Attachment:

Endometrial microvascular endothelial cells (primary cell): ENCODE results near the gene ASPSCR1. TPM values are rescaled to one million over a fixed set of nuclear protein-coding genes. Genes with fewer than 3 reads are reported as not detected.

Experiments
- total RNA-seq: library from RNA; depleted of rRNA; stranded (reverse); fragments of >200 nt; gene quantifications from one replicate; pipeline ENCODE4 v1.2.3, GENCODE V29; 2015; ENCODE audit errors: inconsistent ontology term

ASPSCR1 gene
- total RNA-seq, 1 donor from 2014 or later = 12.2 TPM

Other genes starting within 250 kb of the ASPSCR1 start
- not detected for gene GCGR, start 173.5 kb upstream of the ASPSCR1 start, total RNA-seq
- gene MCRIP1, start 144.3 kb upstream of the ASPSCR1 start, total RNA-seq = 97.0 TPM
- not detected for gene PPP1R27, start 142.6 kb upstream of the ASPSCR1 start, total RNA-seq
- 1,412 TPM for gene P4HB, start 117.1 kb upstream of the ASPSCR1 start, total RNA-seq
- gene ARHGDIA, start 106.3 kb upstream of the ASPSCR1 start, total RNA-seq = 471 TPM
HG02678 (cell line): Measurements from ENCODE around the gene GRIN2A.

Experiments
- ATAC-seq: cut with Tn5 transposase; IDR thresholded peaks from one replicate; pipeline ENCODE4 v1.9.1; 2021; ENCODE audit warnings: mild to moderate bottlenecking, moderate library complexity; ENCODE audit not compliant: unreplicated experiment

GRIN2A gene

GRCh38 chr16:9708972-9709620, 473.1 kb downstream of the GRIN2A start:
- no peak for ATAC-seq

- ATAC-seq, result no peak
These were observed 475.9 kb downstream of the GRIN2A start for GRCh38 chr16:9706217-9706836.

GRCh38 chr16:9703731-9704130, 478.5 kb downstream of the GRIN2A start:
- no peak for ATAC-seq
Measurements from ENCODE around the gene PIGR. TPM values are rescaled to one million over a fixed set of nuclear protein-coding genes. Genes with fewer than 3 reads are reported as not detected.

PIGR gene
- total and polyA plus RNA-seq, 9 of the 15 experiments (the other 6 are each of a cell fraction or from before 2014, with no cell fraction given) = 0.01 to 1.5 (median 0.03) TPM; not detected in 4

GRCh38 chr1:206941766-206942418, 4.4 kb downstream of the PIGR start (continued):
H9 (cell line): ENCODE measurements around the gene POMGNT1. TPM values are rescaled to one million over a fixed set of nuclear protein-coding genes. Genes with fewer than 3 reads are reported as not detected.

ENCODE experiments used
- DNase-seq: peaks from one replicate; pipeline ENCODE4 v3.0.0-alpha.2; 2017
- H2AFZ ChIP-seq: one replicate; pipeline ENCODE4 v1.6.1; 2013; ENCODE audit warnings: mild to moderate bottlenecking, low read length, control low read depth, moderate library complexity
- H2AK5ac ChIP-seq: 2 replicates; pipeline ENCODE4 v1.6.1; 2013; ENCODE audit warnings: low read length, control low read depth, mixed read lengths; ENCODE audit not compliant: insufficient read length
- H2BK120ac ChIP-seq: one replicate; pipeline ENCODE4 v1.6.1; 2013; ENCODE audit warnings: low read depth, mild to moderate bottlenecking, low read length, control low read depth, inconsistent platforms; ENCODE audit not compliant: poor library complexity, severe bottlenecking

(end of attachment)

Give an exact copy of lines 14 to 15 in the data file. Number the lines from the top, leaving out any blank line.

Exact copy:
- ATAC-seq: cut with Tn5 transposase; IDR thresholded peaks from one replicate; pipeline ENCODE4 v1.9.1; 2021; ENCODE audit warnings: mild to moderate bottlenecking, moderate library complexity; ENCODE audit not compliant: unreplicated experiment

GRIN2A gene